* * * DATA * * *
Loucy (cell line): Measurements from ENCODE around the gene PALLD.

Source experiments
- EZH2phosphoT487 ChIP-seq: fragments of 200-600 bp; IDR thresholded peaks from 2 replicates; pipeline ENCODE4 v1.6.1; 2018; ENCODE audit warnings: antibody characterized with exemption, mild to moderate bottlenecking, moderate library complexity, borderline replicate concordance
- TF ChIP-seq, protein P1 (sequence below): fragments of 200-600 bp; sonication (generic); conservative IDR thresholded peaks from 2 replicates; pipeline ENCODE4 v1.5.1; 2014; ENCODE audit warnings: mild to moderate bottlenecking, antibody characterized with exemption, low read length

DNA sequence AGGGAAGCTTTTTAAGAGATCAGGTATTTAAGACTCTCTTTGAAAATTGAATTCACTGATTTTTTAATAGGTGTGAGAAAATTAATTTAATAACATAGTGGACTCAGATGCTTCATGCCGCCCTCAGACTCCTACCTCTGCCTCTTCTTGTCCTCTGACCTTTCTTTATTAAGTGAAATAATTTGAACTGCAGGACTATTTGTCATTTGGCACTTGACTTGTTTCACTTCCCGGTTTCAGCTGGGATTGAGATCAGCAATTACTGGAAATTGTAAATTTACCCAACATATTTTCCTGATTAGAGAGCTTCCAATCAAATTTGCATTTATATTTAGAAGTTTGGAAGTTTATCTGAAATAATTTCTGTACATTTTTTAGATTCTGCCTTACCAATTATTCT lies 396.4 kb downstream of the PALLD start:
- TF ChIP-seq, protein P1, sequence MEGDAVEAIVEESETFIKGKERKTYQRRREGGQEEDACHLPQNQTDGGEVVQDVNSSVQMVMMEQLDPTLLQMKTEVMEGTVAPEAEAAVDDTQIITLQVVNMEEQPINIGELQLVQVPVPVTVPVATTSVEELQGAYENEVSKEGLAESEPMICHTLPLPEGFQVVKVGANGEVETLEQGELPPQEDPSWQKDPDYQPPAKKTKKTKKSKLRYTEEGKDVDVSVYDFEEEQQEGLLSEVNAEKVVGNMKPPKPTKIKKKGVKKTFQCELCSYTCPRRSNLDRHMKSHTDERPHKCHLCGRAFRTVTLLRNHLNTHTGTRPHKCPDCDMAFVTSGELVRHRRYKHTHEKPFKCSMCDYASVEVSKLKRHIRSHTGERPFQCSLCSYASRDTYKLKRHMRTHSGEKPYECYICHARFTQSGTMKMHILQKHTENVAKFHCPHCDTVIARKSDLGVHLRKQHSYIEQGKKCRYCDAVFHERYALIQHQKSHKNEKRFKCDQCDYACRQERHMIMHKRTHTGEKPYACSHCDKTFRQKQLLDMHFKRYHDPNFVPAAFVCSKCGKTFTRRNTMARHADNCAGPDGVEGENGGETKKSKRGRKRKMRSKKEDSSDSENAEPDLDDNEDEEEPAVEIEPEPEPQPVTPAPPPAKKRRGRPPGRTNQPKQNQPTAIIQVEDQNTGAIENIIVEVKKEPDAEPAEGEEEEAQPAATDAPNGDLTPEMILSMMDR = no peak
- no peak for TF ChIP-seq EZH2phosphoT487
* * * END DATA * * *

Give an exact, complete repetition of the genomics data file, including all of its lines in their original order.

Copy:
Loucy (cell line): Measurements from ENCODE around the gene PALLD.

Source experiments
- EZH2phosphoT487 ChIP-seq: fragments of 200-600 bp; IDR thresholded peaks from 2 replicates; pipeline ENCODE4 v1.6.1; 2018; ENCODE audit warnings: antibody characterized with exemption, mild to moderate bottlenecking, moderate library complexity, borderline replicate concordance
- TF ChIP-seq, protein P1 (sequence below): fragments of 200-600 bp; sonication (generic); conservative IDR thresholded peaks from 2 replicates; pipeline ENCODE4 v1.5.1; 2014; ENCODE audit warnings: mild to moderate bottlenecking, antibody characterized with exemption, low read length

DNA sequence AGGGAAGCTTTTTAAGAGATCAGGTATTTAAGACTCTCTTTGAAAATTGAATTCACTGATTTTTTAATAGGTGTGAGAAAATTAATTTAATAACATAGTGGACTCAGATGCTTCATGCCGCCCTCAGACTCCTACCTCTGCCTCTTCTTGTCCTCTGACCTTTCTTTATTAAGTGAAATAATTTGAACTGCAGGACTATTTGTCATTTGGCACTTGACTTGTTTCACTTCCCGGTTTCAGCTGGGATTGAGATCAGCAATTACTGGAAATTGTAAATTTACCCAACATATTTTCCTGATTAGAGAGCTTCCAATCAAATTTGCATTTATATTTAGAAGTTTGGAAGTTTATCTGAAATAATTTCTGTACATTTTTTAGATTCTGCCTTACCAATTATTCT lies 396.4 kb downstream of the PALLD start:
- TF ChIP-seq, protein P1, sequence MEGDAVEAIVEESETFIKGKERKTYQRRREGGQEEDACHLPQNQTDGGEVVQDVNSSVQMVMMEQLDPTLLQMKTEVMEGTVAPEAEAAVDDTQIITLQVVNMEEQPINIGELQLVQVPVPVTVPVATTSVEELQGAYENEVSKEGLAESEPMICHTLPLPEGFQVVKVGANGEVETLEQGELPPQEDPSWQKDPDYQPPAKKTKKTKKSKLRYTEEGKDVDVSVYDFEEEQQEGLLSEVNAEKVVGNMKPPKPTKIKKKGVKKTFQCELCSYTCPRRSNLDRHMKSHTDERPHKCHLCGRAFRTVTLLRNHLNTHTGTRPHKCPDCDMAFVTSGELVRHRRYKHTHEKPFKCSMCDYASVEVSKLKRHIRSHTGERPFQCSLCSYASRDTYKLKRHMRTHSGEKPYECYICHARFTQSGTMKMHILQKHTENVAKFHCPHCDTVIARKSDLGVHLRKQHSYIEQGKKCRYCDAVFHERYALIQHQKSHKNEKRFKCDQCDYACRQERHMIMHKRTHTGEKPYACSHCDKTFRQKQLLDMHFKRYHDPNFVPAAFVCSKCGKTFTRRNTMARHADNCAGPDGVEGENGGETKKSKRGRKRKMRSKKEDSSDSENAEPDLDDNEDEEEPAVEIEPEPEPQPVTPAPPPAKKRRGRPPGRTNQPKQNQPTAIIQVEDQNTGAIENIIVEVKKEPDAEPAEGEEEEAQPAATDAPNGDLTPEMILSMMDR = no peak
- no peak for TF ChIP-seq EZH2phosphoT487